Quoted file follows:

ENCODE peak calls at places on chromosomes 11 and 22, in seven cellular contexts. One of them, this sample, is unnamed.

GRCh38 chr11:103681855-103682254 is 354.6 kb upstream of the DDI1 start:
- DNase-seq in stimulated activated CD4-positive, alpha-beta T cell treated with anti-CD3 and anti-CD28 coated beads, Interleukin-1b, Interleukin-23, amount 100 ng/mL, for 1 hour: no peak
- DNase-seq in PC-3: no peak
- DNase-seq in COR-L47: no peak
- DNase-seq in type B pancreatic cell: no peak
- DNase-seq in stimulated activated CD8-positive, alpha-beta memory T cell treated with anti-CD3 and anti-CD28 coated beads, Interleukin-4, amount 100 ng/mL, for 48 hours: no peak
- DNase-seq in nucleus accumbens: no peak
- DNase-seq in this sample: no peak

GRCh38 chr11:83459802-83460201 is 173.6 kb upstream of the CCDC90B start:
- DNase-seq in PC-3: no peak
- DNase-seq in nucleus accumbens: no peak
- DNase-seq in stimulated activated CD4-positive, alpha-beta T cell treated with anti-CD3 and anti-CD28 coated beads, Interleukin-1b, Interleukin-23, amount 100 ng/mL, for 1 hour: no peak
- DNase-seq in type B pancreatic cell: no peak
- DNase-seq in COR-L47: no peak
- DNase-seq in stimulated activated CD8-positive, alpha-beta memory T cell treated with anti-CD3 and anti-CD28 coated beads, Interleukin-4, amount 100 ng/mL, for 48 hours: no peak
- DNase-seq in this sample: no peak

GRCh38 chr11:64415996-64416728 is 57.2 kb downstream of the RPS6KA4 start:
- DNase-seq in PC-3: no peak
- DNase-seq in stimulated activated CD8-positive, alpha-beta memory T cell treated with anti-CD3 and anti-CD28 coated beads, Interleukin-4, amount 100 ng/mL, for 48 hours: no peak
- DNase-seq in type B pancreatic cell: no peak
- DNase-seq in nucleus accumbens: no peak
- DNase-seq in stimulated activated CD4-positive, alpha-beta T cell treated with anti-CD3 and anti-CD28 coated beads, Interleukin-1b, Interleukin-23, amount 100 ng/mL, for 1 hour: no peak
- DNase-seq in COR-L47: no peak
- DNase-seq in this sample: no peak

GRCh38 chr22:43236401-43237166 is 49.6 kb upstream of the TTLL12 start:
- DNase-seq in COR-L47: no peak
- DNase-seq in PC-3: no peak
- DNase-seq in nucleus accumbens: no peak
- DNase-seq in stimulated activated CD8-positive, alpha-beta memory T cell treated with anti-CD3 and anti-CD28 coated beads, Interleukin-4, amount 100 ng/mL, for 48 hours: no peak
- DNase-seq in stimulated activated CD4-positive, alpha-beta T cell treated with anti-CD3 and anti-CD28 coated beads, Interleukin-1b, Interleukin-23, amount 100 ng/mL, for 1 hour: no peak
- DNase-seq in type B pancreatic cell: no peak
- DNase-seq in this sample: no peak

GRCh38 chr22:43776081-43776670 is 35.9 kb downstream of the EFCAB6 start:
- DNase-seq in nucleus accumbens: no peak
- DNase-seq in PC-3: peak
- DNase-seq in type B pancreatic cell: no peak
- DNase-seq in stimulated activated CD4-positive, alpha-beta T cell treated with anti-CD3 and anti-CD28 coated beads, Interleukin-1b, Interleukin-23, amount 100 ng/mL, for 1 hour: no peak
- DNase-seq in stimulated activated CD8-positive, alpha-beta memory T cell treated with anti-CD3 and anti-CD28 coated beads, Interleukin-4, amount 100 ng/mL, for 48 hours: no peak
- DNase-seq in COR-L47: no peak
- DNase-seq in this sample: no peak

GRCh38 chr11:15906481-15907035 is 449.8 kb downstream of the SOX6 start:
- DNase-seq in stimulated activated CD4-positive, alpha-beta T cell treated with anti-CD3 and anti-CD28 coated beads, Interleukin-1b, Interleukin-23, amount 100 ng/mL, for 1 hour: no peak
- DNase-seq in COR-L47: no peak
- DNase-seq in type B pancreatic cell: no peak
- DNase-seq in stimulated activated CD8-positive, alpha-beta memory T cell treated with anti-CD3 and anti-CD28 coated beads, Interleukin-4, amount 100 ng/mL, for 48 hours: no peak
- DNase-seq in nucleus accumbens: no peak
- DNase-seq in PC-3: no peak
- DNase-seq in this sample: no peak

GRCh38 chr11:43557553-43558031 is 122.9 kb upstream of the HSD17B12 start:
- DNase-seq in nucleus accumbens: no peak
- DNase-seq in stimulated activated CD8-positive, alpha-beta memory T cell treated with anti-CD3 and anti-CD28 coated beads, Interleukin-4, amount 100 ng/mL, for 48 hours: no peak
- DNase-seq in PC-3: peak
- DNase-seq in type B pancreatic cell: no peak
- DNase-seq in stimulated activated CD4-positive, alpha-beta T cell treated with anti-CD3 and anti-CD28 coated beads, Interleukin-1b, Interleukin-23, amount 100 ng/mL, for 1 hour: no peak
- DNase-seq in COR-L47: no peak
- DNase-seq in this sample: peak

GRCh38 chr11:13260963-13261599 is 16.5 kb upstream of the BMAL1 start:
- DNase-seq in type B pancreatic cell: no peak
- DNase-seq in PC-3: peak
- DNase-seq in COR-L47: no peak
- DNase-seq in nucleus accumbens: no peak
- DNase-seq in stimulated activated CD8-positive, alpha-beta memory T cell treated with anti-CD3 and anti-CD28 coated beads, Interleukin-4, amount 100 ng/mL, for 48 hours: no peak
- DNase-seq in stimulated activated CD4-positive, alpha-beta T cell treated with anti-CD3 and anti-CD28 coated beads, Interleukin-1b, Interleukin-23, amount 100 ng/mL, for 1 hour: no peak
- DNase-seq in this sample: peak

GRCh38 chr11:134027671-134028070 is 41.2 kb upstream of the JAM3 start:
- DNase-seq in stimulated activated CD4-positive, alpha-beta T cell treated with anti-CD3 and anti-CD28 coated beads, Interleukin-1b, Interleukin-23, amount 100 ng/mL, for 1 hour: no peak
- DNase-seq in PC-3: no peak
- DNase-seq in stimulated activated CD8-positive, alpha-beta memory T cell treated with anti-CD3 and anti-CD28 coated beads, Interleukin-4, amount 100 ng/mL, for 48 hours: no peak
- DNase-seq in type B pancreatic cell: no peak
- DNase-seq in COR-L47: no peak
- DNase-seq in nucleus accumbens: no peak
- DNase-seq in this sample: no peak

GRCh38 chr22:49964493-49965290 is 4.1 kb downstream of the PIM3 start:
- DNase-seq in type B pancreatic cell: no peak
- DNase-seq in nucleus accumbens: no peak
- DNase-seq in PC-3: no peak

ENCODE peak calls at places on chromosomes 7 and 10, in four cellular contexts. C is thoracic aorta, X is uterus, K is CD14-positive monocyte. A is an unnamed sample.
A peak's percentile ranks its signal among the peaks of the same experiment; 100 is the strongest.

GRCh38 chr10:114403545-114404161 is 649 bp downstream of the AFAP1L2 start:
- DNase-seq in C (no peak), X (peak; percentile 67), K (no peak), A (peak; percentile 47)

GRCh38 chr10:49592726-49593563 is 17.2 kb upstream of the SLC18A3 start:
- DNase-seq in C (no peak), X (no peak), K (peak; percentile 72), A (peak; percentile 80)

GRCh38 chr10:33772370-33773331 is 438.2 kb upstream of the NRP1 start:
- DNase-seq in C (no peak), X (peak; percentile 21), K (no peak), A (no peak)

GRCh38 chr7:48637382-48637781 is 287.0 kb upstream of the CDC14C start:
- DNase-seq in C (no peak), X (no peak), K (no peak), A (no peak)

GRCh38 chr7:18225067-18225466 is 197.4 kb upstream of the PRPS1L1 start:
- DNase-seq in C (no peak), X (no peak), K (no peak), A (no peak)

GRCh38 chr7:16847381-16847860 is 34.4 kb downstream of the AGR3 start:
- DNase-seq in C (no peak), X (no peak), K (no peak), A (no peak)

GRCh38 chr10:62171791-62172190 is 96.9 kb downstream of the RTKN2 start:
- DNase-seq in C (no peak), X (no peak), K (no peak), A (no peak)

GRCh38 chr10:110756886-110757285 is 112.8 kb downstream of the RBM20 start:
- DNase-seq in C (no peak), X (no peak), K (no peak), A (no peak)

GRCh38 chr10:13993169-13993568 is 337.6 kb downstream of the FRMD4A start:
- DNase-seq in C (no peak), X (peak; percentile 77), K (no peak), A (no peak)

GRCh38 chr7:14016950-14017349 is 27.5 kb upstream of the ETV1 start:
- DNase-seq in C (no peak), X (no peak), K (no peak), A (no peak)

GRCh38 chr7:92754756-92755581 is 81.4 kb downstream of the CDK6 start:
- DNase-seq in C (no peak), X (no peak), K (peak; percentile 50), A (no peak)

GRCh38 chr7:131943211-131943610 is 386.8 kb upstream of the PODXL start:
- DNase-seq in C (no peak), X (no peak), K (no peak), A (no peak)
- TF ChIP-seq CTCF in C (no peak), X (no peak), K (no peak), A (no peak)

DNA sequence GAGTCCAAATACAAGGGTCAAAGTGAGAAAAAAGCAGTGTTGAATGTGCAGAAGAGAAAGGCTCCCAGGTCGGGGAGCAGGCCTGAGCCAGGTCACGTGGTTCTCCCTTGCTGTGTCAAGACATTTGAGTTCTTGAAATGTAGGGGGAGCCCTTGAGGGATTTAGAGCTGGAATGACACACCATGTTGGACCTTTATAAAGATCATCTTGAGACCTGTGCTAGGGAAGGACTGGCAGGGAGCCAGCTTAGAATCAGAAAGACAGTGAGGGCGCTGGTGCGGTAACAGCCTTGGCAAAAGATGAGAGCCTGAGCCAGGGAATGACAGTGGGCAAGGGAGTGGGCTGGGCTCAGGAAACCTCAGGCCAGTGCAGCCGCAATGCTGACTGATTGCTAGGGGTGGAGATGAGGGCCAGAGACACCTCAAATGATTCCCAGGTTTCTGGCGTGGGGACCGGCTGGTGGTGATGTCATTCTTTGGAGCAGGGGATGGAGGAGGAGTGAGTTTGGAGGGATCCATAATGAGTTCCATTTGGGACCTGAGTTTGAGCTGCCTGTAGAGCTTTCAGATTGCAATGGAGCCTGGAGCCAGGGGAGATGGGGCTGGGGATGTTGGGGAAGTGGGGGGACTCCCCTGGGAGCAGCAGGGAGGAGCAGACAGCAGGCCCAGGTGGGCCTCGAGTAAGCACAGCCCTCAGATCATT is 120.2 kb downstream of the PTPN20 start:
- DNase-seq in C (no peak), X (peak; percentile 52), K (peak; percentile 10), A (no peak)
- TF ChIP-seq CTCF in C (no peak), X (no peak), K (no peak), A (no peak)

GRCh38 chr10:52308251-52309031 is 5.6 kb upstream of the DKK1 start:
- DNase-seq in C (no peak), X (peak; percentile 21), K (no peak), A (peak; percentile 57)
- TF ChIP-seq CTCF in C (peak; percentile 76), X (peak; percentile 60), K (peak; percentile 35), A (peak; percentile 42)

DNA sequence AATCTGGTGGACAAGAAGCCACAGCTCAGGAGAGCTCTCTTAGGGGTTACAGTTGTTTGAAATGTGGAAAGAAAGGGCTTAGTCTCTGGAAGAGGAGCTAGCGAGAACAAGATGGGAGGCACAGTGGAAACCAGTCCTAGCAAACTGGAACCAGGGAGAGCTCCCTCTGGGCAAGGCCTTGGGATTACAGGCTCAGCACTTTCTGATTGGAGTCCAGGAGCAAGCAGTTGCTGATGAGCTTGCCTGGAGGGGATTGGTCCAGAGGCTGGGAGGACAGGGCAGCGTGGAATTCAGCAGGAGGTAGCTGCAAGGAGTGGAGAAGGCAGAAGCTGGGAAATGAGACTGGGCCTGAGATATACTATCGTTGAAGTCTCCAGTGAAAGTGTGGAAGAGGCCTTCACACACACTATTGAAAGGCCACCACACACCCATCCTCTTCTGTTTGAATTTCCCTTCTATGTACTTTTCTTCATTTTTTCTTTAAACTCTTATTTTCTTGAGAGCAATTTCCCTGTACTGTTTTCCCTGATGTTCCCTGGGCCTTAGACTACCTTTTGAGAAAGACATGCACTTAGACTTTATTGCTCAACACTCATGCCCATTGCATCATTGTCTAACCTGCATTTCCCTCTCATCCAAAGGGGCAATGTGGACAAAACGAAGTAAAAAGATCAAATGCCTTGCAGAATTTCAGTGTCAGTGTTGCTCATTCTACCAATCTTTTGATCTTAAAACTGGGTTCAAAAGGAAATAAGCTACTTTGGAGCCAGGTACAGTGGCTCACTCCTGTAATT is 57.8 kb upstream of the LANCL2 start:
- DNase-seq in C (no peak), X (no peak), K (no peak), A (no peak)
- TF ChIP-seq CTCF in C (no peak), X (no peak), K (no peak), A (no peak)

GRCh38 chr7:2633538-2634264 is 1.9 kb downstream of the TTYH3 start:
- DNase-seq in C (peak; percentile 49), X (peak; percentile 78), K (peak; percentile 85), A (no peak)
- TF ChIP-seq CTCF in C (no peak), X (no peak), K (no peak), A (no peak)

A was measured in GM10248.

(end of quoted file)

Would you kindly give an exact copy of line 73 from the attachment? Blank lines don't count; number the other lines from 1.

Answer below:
- DNase-seq in this sample: no peak